I also try to attend as many thesis projects from local universities in order to see the work by young artists who are being produced by the academy. Social media has also become a very relevant way to discover new artists. I ran into Javier Morales’ work because of a post on instagram by a Colombian curator.
Someone once said that if gallerists are also good collectors, then they will never sell the really good pieces. Would you agree?
Not at all.
Do you remember the first artist you signed to your gallery?
I simultaneously signed three artists, two of whom are still part of my roster: Alejandro Londoño and Luciano Denver.
Can you name three new artists currently on your radar?
Dionys Mattos (young Cuban artist)
Top three art destinations in Latin America?
Inhotim (Brasil) – large scale sculpture collection complex
How do you see the art scene in Colombia and Latin America in the next decade?
In the words of the great Juan Uribe: “Crisis comes with good art”. I believe that if political stability allows for the existence of an art market, locally and internationally, the art scene will continue to grow and flourish.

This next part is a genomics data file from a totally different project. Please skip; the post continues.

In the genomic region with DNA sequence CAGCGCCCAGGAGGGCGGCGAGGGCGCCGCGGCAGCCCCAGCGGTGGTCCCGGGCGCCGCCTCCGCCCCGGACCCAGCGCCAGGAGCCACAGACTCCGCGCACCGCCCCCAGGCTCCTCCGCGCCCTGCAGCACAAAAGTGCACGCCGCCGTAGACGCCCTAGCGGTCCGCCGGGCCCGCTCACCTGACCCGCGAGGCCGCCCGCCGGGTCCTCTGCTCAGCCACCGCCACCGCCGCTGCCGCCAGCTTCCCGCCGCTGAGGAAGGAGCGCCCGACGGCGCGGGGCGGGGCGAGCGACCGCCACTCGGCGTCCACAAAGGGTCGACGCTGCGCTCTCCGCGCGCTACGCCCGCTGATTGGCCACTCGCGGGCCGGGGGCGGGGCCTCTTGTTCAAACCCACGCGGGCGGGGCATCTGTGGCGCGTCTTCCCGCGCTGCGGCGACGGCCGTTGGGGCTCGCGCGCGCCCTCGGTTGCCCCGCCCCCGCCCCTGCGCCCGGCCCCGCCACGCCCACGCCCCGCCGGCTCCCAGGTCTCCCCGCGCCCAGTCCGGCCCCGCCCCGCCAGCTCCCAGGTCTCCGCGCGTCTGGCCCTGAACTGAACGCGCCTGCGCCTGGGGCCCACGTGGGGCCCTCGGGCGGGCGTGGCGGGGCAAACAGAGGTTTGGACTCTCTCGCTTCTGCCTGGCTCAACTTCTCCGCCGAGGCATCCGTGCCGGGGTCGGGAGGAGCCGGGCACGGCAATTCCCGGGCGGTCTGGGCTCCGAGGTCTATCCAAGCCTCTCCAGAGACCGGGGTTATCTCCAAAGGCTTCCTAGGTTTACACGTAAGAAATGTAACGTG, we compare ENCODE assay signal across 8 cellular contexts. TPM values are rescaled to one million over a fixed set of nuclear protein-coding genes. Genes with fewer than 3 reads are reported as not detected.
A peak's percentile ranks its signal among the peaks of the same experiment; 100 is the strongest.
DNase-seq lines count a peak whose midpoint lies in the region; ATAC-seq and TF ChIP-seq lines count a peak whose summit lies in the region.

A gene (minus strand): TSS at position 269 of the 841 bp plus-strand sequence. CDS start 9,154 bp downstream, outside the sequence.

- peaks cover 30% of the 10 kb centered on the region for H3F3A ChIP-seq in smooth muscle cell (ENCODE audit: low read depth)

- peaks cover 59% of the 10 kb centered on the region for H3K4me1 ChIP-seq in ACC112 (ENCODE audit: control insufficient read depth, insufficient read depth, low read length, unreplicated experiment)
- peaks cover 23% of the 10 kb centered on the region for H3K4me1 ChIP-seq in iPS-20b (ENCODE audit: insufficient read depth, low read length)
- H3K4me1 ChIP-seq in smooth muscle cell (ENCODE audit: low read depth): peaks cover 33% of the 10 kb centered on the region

Living with an art piece is very personal. Do you collect art more with your heart or with your brain?
Neither, or both. I am an obsessive art collector. I collect strictly through impulse, but these impulses are mediated by my preconceived ideas about the artist, the piece, the gallery, the context, etc.
With Father’s Day around the corner, what would you give to the man who has everything?
Regarding art, nobody has everything.
And last but not least, 5 tips to start an art collection the right way.
First, always try to buy art through an established gallery. This will help an artist grow in the right way.
Second, buy what you really like, not what someone else likes.
Third, do research. Find out what’s going on in the artist’s career
Fourth, beware of the conservation quality of the piece. You want to invest in something that will last.
Fifth, follow your instinct.